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post 21 on Thursday 19th April 2007 at 14:56

Wagamama v. Etsuko

So close, yet so far apartEver since local Japanese noodle bar Etsuko opened some years back I’ve been an avid supporter and oft-times regular customer. Having also been a distant appreciator of international noodle bar Wagamama, you'd expect I’d be the sort of girl to notice a rip off where Japan and noodles are concerned right? Well I didn’t notice; not until I finally got to visit Wagamama in Leeds this weekend.

It would seem that Etsuko has ported the entire Wagamama ethos to the (as yet) Wagamama-less North East. The minimalist-styled menus look identical - even down the choice of font. Presentation, choice on the menu, speed; everything identically perfect for both. But in a wild twist of honesty, I claim that the chain-free, no-added-corporate-darling Etsuko is the better choice for the noodle connoisseur and for the kids who just love to go local. The food tastes fresher and the spring onions don’t carry that two-days-ago-chopped taste. The noodles are squishier too (how’s that for a gastro-review?) So how does Etsuko get away with it? And why didn’t anyone spot this belligerent imitation before? Maybe Etsuko is Wagamama, and in a North Eastern dialect Wagamama translates roughly into "I'm going to make love to your mam, like", and so the hunt for a suitable name was somewhat influenced by the need to choose something distinctly oriental in order to appeal to a different clientele: "Etsuko" seems to be a Japanese person name and means absolutely nothing in any language making it as good a non-descript yet incontrovertibly-oriental noodle bar name as you're gonna get. Its strange newness to the North East was reflected in how bare the place was when it first opened its doors. I’m sure the layout had something to do with it - too much like a school canteen - "you’re saying I have to sit next to a stranger?!" And maybe the bleak amount of traffic was testament to an overzealous vegetable-to-meat ratio, not to mention the proximity of the restaurant to three of the nation’s favourite cop-out restaurants; Nando’s, Pizza Hut and McDonalds’s. But still, Etsuko seems to go from strength to strength, and with the opening of the most excellent mima at the start of the year (and thus beckoning an influx of avant-gardettes who'll cross through this prime Middlesbroughian location) no doubt Etsuko will continue to flourish. And I do hope so because not only is it the definitive place to get fed a decent meal out around here but the staff are a total dream! One server actually remembered the mushroom allergy I’d explained to him during an earlier visit! So thumbs up to Etsuko, regardless of their blatant corporate plagiarism.

Did I forget to mention that they have a Maneki Neko with a wagging paw at the beautifully decorated counter? Not that I'm swayed...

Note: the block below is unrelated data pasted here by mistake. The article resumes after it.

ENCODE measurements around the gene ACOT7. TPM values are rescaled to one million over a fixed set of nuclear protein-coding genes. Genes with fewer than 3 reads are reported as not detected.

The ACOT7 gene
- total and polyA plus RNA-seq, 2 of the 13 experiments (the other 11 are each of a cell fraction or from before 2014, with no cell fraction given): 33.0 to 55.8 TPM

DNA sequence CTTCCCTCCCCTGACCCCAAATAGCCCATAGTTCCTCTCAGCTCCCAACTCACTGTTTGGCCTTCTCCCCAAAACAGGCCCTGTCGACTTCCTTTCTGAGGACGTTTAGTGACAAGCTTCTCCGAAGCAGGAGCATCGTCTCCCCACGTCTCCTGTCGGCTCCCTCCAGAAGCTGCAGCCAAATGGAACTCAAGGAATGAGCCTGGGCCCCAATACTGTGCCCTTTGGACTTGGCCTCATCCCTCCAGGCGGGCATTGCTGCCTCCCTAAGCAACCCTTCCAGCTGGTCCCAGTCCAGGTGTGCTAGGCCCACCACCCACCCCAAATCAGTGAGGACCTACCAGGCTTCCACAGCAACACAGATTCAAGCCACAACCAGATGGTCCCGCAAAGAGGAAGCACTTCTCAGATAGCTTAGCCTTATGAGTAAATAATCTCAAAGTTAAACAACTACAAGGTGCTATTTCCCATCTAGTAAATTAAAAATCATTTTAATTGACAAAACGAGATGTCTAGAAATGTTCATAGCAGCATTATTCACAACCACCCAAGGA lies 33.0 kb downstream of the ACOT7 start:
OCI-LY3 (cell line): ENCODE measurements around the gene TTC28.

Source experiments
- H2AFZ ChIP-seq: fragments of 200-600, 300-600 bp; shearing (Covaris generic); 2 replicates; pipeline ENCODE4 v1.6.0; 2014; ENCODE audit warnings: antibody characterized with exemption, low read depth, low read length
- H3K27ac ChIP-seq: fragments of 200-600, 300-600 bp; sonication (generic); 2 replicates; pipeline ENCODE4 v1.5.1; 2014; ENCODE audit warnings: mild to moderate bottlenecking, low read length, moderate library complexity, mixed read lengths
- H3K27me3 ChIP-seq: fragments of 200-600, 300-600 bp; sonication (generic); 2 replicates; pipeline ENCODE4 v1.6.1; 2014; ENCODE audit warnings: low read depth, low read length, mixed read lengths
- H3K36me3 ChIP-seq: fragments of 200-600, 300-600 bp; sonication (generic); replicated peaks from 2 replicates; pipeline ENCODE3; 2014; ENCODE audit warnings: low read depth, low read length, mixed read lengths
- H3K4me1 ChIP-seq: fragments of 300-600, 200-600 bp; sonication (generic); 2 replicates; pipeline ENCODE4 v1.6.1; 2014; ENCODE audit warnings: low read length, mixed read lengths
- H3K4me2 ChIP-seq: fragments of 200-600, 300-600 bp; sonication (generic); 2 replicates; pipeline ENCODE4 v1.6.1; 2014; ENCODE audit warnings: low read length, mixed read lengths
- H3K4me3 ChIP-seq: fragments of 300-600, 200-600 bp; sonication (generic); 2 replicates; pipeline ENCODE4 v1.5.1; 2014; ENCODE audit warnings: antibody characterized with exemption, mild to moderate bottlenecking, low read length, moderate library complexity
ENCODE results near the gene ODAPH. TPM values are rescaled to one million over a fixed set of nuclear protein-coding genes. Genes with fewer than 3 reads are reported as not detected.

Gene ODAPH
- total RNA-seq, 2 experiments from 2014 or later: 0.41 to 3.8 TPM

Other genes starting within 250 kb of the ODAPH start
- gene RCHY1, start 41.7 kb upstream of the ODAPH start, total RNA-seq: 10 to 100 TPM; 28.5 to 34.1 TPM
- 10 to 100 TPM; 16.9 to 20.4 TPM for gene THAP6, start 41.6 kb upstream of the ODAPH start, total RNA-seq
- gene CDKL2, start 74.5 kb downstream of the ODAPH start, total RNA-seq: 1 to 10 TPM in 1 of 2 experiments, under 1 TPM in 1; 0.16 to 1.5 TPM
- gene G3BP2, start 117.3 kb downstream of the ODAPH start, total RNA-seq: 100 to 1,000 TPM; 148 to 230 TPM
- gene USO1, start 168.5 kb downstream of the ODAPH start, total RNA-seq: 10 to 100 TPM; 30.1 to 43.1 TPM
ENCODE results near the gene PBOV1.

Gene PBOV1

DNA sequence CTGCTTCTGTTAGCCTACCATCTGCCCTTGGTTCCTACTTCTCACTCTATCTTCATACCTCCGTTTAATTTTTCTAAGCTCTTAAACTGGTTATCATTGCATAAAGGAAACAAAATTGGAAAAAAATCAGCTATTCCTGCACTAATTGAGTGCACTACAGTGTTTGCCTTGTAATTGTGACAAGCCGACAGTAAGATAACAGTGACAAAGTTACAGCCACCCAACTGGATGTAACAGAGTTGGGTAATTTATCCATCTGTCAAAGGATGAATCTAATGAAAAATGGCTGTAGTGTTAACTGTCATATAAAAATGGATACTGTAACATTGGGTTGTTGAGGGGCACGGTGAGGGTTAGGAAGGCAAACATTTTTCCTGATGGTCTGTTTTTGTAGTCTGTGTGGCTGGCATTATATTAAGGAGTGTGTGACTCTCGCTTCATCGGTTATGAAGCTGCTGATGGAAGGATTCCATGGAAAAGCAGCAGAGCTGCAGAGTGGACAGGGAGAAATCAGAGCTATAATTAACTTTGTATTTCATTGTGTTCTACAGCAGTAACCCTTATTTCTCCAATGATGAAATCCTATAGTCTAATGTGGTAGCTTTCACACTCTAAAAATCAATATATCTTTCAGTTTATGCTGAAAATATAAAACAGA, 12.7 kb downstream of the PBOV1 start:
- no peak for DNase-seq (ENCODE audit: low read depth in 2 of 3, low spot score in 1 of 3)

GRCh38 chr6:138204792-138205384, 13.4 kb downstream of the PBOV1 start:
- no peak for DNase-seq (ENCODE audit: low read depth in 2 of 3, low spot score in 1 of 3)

tags: [ culture ] [ vegetarian ]
post 48 on Friday 28th December 2007 at 20:57

Returning to the Einstein Argument

LOL!Me and my better half have been wiling away the afternoon debating Albert Einstein's alleged vegetarianism. After a small amount of Googling, it transpires that the hairy-chopped genius was in fact vegetarian but, disappointingly, only for the final year of his revered life; although for many years he advocated a vegetarian diet:
"Nothing will benefit human health and increase chances for survival of life on Earth as much as the evolution to a vegetarian diet." and "it is my view that the vegetarian manner of living by its purely physical effect on the human temperament would most beneficially influence the lot of mankind."

I wonder if the human temperament gains such benefits from goodies like fake sausage rolls, and jelly beans; anyhow, my general theory (which is shared by many others), is that if we all ate foods that were grown and sold in our own vicinity we'd do OK, and there'd be far fewer starving babies. That includes meat: it would be far more acceptable if cows, pigs, and hens, were killed by your local butcher, some place within walking distance of your spit roaster. But I'm not going to grab the Duraglit to polish my halo just yet: lots of vegetarian foods are mass produced; take Soya for instance (one shudders to imagine the amount of poor field mice killed during the harvesting of Soya, which is enjoyed by vegetarians and carnivores alike). But, meat just happens to be one of the food products that suffer the greatest volume of mass production, especially with McShitbags et al. I'm not even going to start on the rainforests.

To put the record straight once and for all, the reason I went vegetarian boils down to not enjoying meat enough to warrant killing animals and bestowing the entire world with the ensuing consequences. For all the outcomes of vegetarianism: less environmental strain, reduced animal cruelty, less food miles, better health, no starving babies, etc, it was also a healthy dose of the ideas presented by this image, which sums it up perfectly.

PS, Was Einstein Vegetarian? and Was Hitler Vegetarian? may satisfy any faintly lingering curiosity.

tags: [ domestics ] [ einstein ] [ fake meat ] [ rants ] [ vegetarian ]